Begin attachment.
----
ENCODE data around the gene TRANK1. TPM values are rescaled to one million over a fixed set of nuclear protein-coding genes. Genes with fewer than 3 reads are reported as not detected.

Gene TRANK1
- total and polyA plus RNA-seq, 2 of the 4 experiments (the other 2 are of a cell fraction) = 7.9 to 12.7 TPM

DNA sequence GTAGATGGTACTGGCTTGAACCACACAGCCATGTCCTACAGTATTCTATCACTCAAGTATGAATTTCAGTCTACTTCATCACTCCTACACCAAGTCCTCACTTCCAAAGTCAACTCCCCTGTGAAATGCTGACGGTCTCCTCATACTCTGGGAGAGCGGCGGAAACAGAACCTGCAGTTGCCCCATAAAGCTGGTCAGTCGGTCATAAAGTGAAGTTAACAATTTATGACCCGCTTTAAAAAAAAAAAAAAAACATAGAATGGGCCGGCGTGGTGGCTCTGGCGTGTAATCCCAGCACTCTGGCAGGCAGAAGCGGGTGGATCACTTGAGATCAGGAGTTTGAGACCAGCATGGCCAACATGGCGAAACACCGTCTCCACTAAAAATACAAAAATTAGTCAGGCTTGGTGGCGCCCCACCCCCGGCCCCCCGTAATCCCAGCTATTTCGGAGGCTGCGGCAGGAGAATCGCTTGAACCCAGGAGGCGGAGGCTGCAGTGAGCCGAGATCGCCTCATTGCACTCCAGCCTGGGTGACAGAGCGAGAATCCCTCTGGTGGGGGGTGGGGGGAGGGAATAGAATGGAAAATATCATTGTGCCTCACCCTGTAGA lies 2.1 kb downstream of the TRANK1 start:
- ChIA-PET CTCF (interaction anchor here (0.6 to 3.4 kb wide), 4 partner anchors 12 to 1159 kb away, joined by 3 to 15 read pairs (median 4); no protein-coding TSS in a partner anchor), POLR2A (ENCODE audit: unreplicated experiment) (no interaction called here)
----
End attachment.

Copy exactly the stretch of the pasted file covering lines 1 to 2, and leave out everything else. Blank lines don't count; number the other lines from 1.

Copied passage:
ENCODE data around the gene TRANK1. TPM values are rescaled to one million over a fixed set of nuclear protein-coding genes. Genes with fewer than 3 reads are reported as not detected.

Gene TRANK1